Relocations & Custody Agreements: What You Need to Know

In News by YKF Law

Let’s face it- divorce isn’t pretty. It’s never easy when a couple decides to end their marriage and separate their family. A divorce involving children can become complicated, not only because of custody agreements but also for the emotional well-being of the children involved.

Divorce and custody agreements can be complicated on their own, but add in a parent requesting to relocate and you’ve got another hurdle to overcome. While it would be convenient if people stayed in their home states their entire lives, it’s not always feasible. Relocations for work, new relationships, and being closer to family are just some of the many reasons why people move.

Unfortunately, relocating when you have a custody order isn’t as easy as you may think. Before legal matters you were free to pick up and move relatively easily, however, that’s no longer the case if you have a custody order in place. 

Our family law attorneys at The Law Office of Young, Kuhl & Frick, LLC, are here to help you understand relocations and how they affect custody agreements. Continue reading to learn more.

Can I relocate easily if I have legal or physical custody?

A parent that has legal custody (the right to make decisions for the child’s upbringing) or physical custody (how the child spends their time) cannot easily relocate regardless of how often they have the child in their custody.

Just because a parent has a child that lives with them a majority of the time, they cannot up and move without complying with particular requirements of the law, such as notifying the other parent of a proposed relocation in advance. Likewise, just because a parent has legal custody doesn’t mean they can decide for their child to move without the other parent and the court’s involvement.

The Relocation Process

Things happen and sometimes you have to move whether it be in the same state or across the country. While it may seem tempting to accept a new job offer in a different state or city or move closer to your family that lives far away, don’t make any sudden decisions if you have an established custody order and parenting plan.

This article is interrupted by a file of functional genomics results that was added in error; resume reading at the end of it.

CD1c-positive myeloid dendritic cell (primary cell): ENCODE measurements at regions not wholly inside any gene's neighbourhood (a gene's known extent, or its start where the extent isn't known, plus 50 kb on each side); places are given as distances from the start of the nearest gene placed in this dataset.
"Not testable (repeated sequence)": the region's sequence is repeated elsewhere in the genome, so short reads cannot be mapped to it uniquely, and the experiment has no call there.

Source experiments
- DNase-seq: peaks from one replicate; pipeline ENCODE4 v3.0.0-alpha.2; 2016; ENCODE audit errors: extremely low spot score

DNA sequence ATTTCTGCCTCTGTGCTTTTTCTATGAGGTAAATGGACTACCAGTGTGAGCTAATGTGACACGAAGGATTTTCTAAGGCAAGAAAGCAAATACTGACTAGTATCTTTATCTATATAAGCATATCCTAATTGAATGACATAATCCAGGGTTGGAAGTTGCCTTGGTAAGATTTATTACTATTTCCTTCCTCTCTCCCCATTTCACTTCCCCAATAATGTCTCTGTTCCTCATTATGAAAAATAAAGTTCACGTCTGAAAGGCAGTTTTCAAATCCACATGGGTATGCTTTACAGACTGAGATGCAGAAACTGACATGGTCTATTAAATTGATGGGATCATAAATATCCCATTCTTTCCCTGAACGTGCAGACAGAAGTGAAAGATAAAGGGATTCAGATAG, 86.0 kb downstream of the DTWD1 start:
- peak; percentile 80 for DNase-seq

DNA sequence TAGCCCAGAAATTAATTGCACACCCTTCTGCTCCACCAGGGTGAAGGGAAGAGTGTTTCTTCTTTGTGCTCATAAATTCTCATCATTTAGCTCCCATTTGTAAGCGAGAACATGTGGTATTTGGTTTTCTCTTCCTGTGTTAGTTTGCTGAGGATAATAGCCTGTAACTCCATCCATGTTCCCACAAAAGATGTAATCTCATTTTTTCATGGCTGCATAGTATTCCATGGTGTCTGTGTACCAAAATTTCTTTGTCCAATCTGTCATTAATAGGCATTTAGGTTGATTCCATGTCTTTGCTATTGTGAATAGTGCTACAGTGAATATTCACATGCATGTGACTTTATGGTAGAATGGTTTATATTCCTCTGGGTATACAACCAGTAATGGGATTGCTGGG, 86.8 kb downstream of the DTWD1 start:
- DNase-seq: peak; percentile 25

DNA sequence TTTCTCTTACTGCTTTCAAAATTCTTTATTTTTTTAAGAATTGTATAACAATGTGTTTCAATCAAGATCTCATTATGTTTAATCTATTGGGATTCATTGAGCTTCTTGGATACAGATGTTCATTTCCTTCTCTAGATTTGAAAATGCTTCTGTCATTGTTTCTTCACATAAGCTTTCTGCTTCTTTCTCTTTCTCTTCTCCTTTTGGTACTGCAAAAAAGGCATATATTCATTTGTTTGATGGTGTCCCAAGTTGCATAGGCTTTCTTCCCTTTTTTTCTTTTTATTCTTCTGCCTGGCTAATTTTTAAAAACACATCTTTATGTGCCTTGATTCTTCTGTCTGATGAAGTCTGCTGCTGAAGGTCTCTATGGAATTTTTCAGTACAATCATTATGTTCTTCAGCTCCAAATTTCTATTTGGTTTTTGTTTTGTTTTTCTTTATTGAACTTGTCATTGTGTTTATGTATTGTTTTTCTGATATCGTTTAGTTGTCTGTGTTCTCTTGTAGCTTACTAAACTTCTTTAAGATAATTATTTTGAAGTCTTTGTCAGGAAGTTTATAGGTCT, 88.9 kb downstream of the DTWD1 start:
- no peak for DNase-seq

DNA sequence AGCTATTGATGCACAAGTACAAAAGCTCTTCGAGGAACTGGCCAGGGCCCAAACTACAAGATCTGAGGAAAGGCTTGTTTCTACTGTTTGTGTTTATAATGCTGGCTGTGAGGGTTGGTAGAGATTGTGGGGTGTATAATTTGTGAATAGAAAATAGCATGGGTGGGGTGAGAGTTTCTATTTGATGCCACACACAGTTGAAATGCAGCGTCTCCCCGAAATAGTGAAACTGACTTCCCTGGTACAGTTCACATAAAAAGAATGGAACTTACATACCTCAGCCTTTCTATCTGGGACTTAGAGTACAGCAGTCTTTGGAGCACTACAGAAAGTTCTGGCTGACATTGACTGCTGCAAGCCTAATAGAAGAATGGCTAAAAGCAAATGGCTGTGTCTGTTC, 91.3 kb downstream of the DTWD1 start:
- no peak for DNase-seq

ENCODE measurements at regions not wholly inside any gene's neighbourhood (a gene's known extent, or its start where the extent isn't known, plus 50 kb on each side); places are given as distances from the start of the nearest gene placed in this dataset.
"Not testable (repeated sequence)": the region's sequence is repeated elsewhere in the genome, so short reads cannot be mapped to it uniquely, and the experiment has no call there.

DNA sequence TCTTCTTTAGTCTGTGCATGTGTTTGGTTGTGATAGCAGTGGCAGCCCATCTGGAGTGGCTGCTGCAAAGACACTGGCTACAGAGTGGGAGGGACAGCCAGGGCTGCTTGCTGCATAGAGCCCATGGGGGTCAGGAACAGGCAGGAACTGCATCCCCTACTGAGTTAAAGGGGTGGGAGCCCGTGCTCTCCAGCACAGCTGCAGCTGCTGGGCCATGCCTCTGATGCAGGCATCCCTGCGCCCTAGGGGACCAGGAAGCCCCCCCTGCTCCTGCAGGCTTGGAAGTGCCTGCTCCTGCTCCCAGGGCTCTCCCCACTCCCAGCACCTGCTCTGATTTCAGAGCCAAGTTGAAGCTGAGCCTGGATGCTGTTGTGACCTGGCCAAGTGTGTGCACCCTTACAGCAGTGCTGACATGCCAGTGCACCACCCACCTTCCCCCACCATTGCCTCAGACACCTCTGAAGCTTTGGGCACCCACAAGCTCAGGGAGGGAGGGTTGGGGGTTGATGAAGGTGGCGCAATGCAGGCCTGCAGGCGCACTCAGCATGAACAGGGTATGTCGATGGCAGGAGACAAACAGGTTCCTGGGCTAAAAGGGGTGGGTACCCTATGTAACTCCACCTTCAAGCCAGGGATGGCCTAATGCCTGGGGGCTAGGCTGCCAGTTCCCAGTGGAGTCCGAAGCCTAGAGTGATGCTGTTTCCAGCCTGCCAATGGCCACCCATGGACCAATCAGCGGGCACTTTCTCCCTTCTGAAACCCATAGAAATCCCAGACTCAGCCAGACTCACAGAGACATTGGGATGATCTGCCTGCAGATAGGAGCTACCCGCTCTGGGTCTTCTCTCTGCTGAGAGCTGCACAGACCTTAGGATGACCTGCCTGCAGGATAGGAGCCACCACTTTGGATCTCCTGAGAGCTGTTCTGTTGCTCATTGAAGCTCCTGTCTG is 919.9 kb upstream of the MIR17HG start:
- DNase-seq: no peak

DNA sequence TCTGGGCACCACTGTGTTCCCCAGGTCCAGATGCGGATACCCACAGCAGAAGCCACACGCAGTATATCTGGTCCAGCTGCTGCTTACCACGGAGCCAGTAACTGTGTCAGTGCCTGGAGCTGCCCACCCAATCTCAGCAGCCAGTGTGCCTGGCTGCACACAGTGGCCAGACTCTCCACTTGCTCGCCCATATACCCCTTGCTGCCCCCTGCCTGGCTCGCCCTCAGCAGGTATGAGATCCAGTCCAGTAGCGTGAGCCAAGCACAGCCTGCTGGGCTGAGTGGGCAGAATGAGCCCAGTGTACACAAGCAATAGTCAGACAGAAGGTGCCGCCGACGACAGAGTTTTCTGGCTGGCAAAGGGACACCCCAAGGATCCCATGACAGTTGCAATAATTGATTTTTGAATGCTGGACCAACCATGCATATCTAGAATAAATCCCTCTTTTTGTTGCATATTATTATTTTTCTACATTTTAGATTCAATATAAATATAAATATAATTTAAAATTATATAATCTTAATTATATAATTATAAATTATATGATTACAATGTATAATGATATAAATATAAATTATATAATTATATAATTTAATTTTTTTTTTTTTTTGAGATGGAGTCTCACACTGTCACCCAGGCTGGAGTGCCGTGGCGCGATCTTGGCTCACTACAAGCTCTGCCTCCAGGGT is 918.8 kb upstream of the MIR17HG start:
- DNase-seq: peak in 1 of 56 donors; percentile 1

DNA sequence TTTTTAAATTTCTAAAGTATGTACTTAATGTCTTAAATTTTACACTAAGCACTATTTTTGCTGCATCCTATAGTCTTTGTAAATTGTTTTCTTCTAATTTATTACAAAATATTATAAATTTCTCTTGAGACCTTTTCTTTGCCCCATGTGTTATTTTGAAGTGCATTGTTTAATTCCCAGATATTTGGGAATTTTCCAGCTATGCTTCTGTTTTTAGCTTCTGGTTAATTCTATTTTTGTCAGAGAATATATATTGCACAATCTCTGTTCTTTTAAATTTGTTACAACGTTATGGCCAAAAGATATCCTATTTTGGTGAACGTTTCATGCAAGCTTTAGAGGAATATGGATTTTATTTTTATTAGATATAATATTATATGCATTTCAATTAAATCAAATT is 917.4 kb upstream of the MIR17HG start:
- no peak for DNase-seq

Relocation isn’t as easy as just picking up and moving when children are involved, especially if there’s a parenting plan or custody order in place. Relocating is a process that must involve following specific laws and steps that may need to be approved by the court before you can begin your move. 

So what are the required steps? The parent who is moving is required to physically hand or mail via certified mail a notice to the non-moving parent 60 days before the move in Missouri and 30 days before the move in Kansas. This is required whether the parent is requesting to move down the street or to a new state. Keep in mind that laws may change and thus notification timelines may change as well. If you are ever in doubt, seek legal advice.

If the non-moving parent agrees to allow the children to move with the moving parent then both parties may need to submit an affidavit to the court that outlines their new parenting plan. A judge will turn the affidavit into a court order and the parent who wishes to move can do so and the new parenting plan will be set into place.

On the other hand, if the non-moving parent doesn’t want their children to move then they must file an objection with the court after receiving the notice from the moving parent. Once the non-moving parent’s affidavit is filed then the parent wishing to move must file a counter-affidavit and court proceedings will follow.

Will a Judge permit me to relocate with my children?

A judge may approve or deny your request to relocate. Just because you submit an affidavit with the court and the other parent agrees on a new parenting plan, that doesn’t mean a judge will approve it. Likewise, if the non-moving parent requests that your move be blocked by the court that doesn’t mean a judge will grant their wishes.

The court will determine whether or not a parent can relocate by several factors:

  • The relocation must be in good faith
  • The moving parent needs to follow all notice requirements mentioned earlier
  • The best interests of the child

Relocating can be exciting, but if you have a court-ordered custody agreement and parenting plan then you’ll need to take caution when it comes to relocating. Missouri and Kansas courts take the best interest of the children seriously which is why there are laws to follow when it comes to relocating with a court-ordered agreement.

If you’re considering relocating and are looking for a family law attorney in Lee’s Summit or a child custody attorney in Kansas City, contact The Law Office of Young, Kuhl & Frick, LLC. With over fifty-three years of combined legal experience, our family law firm is comprised of a team that’s skilled in both negotiation and litigation, handling family law matters from the most complex to the most straightforward.

We have offices in Lee’s Summit, Missouri, and Leawood, Kansas (consultations by appointment only). In addition to our two physical locations, our firm’s family and divorce attorneys have practiced in Jackson, Clay, Cass, Lafayette, and Platte County, Missouri as well as Johnson County, Kansas.